For Broward’s school board, the mission ahead is twofold: improve educational outcomes for the district’s 258,000-plus students and restore public trust in a school system that repeatedly has been tarred by scandal.
With two board members voluntarily stepping down this election cycle, some new faces on the board are inevitable. But there are also three incumbents running — all of whom say the district is now headed in the right direction.
Criticism of the FCAT is common among the candidates, though state policy effectively obligates Broward to administer the test. Numerous candidates also stress the need for Broward schools to improve “customer service” and to make it easier for parents to become involved.
Out of nine School Board seats, five are contested in the Aug. 14 primary election. Here’s a breakdown of those races:
COUNTYWIDE SCHOOL BOARD SEATS
District 8: This race features two heavyweight candidates: incumbent Donna Korn and state Rep. Franklin Sands, D-Weston. Also running is retired school administrator Andrew Luciani, who hasn’t raised nearly as much money as his rivals but boasts a long history as a schools administrator, including serving as superintendent in suburban New Jersey.
Korn was appointed to a vacant Northwest Broward seat last year by Gov. Rick Scott. At a candidates’ forum held in Margate last week, Korn touted her experience working as a high school teacher and, more recently, in commercial real estate. A former elementary school PTA president, Korn said she is committed to proper budget oversight and will push for improved customer service if elected. Korn also said there are untapped opportunities for the district to partner with the local business community, particularly for specialized career training.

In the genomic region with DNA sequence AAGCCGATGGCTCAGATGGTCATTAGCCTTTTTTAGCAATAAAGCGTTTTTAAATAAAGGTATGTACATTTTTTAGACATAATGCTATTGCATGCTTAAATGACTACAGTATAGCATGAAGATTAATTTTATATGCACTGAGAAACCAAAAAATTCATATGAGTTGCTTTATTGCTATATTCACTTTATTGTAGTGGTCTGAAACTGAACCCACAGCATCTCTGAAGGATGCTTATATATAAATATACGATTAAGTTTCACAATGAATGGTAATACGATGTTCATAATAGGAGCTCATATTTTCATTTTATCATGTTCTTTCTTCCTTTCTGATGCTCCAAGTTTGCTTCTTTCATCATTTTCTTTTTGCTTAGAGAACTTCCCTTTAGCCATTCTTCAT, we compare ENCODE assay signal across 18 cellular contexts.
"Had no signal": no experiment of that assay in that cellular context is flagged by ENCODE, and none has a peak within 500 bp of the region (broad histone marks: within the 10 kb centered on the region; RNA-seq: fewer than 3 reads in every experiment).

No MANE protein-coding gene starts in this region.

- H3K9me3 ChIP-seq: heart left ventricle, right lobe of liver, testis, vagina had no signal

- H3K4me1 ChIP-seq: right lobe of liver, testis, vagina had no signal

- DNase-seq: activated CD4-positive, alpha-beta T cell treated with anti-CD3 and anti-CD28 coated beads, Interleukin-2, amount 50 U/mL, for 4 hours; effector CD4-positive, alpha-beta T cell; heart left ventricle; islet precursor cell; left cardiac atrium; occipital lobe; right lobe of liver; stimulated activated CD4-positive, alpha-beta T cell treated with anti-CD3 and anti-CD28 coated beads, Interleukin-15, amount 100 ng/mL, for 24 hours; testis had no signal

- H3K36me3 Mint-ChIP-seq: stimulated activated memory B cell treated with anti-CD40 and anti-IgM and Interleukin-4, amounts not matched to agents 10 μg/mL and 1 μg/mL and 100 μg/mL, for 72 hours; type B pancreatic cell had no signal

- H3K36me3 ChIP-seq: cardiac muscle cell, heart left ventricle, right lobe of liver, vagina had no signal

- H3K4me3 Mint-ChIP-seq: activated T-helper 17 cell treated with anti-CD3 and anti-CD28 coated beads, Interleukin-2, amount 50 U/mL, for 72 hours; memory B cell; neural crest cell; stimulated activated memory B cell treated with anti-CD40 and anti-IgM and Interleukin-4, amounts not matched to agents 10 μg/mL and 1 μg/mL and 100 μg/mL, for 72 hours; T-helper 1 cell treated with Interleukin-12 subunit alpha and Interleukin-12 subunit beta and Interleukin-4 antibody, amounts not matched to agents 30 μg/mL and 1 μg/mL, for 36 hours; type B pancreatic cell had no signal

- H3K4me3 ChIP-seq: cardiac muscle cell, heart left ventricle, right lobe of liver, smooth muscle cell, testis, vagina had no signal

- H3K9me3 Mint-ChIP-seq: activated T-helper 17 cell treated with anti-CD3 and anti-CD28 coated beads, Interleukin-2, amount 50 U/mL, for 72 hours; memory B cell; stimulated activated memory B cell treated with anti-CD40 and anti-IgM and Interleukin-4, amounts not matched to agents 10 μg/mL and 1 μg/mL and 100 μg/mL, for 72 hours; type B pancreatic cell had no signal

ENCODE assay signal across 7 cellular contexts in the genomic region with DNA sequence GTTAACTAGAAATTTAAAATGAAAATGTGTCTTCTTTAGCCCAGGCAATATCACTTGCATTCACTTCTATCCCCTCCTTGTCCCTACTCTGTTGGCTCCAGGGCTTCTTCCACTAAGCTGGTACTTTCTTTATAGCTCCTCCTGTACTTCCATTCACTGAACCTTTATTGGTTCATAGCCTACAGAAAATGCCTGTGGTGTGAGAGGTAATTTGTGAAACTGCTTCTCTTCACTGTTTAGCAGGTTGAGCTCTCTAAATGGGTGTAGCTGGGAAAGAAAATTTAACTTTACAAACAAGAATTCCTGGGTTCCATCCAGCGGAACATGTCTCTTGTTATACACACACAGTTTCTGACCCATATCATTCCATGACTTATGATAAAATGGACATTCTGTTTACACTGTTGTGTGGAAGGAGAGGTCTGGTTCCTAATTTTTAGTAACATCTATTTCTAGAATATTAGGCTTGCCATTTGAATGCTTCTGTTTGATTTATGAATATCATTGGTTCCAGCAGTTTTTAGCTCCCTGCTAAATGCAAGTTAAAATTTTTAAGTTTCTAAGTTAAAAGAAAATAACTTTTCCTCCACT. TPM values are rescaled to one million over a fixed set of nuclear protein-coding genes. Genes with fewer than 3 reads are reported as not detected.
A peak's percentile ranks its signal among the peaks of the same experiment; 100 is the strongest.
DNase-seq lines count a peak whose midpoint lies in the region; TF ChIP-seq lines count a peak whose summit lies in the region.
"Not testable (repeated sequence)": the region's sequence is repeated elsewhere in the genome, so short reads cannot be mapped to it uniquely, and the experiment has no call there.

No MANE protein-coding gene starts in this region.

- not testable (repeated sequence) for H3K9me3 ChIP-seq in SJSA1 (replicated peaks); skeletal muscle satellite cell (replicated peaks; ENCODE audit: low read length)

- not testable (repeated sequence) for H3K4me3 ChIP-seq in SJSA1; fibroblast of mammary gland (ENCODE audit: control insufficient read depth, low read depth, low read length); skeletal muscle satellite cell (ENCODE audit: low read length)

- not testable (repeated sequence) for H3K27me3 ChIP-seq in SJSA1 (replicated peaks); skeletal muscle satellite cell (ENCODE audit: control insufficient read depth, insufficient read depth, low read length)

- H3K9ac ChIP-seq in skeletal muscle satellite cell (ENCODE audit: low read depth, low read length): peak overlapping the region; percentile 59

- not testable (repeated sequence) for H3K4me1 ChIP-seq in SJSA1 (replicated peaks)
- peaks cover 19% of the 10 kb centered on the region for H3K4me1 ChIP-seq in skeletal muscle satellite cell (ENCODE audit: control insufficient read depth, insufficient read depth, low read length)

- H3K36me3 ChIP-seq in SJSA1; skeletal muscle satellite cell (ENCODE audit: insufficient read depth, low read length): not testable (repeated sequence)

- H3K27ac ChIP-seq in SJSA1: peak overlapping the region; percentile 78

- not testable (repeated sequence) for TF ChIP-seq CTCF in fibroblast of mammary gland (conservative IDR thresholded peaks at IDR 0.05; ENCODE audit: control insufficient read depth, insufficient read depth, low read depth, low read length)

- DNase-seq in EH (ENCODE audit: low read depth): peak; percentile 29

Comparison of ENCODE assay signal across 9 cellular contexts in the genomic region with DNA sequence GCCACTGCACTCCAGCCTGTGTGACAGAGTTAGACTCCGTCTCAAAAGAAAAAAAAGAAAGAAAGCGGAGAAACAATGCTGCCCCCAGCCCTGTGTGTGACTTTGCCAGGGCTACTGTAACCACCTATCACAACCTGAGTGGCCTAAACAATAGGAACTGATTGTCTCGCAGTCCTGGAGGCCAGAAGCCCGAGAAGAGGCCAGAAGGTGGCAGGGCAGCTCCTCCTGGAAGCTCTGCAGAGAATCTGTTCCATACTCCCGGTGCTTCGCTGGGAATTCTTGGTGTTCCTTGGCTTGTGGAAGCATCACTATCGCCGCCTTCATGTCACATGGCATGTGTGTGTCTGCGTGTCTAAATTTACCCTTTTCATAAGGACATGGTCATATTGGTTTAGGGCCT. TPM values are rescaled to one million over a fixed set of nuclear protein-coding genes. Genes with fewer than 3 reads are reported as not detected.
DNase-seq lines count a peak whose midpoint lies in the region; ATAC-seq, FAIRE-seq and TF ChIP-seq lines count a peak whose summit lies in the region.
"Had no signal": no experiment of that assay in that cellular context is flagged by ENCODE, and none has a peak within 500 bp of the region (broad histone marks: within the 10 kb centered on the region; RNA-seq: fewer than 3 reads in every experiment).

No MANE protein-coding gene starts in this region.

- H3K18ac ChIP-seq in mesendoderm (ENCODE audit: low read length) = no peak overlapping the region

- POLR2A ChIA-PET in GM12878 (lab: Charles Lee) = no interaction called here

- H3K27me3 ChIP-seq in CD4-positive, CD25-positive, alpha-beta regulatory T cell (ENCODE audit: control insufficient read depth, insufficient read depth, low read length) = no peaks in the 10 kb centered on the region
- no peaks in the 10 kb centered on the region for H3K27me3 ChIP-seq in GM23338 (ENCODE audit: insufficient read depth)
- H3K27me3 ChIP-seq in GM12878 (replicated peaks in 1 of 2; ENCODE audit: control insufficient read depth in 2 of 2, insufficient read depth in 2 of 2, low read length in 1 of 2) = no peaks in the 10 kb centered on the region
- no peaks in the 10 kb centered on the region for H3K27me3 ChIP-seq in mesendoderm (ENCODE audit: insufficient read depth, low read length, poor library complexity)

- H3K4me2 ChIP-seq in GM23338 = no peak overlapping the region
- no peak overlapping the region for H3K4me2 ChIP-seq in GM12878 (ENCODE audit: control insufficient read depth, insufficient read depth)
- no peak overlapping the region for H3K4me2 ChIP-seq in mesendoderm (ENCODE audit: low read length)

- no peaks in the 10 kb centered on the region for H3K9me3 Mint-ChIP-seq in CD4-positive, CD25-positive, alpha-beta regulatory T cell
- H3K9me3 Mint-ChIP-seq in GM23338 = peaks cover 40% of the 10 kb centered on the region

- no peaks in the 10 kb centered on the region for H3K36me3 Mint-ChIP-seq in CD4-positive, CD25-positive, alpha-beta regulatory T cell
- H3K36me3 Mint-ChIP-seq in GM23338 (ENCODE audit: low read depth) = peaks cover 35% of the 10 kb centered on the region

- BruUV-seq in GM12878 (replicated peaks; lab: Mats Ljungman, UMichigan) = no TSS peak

Sands, meanwhile, argues that his experience in the state capital gives him a distinct advantage. State lawmakers in Tallahassee are the driving force behind many educational policies.
Sands said he knows “how to access Tallahassee, who the players are. They know me.” Sands, if elected, promises to improve parental involvement in the school district, and like many other candidates, he wants to boost teacher pay.
Luciani said his extensive experience as a school administrator makes him an expert in “the business of education.” If elected, Luciani said he would fight the current emphasis on high-stakes standardized testing, while encouraging the creation of specialized programs to boost the population of underenrolled schools.
District 9: Longtime board member Robin Bartleman is the well-known (and well-funded) incumbent in this race. A former Weston city commissioner, Bartleman was first elected to the School Board in 2004.
Challenging Bartleman are endodontist Bill Barkins and retired school administrator Barbara Wilson.
Both challengers accuse Bartleman of failing to halt the district’s slide into rampant corruption and inefficiency: Two board members were arrested in recent years on bribery charges, and a 2011 grand jury report blasted the School Board for putting special interests before students.
Barkins said of the incumbent, “She knew of crimes, she kept her mouth shut, she did nothing.”
Chimed in Wilson: “Somehow, someone is not watching the store.”
Bartleman defends her track record, and says she confronted the board’s failings by strongly advocating for stronger ethics rules. For example, board members no longer serve on the district’s procurement committees, which are responsible for awarding multimillion-dollar contracts.